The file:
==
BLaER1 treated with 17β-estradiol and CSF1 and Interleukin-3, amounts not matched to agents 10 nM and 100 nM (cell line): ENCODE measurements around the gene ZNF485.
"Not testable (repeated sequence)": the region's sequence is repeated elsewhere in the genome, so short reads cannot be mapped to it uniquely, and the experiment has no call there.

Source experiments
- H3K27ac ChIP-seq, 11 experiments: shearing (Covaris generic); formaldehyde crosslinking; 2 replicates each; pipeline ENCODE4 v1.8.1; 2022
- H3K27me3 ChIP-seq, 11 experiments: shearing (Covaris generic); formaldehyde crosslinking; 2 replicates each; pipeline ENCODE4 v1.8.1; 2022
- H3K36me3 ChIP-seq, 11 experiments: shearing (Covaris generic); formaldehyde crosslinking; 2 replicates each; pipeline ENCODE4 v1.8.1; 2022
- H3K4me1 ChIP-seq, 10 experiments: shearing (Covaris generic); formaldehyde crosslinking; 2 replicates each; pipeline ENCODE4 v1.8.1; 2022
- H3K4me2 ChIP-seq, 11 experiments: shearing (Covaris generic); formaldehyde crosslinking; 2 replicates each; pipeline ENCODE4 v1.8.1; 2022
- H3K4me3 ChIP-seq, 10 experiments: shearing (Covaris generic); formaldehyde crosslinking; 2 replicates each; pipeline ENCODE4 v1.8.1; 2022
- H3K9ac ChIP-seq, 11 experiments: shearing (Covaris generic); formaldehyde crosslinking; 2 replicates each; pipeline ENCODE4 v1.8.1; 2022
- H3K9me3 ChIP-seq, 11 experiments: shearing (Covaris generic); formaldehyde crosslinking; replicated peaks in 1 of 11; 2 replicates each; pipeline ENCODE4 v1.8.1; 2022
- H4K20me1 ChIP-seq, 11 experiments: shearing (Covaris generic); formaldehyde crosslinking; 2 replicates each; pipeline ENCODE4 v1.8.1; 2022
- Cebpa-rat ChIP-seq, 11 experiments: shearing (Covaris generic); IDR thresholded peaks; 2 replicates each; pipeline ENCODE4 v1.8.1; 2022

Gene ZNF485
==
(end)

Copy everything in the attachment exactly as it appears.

BLaER1 treated with 17β-estradiol and CSF1 and Interleukin-3, amounts not matched to agents 10 nM and 100 nM (cell line): ENCODE measurements around the gene ZNF485.
"Not testable (repeated sequence)": the region's sequence is repeated elsewhere in the genome, so short reads cannot be mapped to it uniquely, and the experiment has no call there.

Source experiments
- H3K27ac ChIP-seq, 11 experiments: shearing (Covaris generic); formaldehyde crosslinking; 2 replicates each; pipeline ENCODE4 v1.8.1; 2022
- H3K27me3 ChIP-seq, 11 experiments: shearing (Covaris generic); formaldehyde crosslinking; 2 replicates each; pipeline ENCODE4 v1.8.1; 2022
- H3K36me3 ChIP-seq, 11 experiments: shearing (Covaris generic); formaldehyde crosslinking; 2 replicates each; pipeline ENCODE4 v1.8.1; 2022
- H3K4me1 ChIP-seq, 10 experiments: shearing (Covaris generic); formaldehyde crosslinking; 2 replicates each; pipeline ENCODE4 v1.8.1; 2022
- H3K4me2 ChIP-seq, 11 experiments: shearing (Covaris generic); formaldehyde crosslinking; 2 replicates each; pipeline ENCODE4 v1.8.1; 2022
- H3K4me3 ChIP-seq, 10 experiments: shearing (Covaris generic); formaldehyde crosslinking; 2 replicates each; pipeline ENCODE4 v1.8.1; 2022
- H3K9ac ChIP-seq, 11 experiments: shearing (Covaris generic); formaldehyde crosslinking; 2 replicates each; pipeline ENCODE4 v1.8.1; 2022
- H3K9me3 ChIP-seq, 11 experiments: shearing (Covaris generic); formaldehyde crosslinking; replicated peaks in 1 of 11; 2 replicates each; pipeline ENCODE4 v1.8.1; 2022
- H4K20me1 ChIP-seq, 11 experiments: shearing (Covaris generic); formaldehyde crosslinking; 2 replicates each; pipeline ENCODE4 v1.8.1; 2022
- Cebpa-rat ChIP-seq, 11 experiments: shearing (Covaris generic); IDR thresholded peaks; 2 replicates each; pipeline ENCODE4 v1.8.1; 2022

Gene ZNF485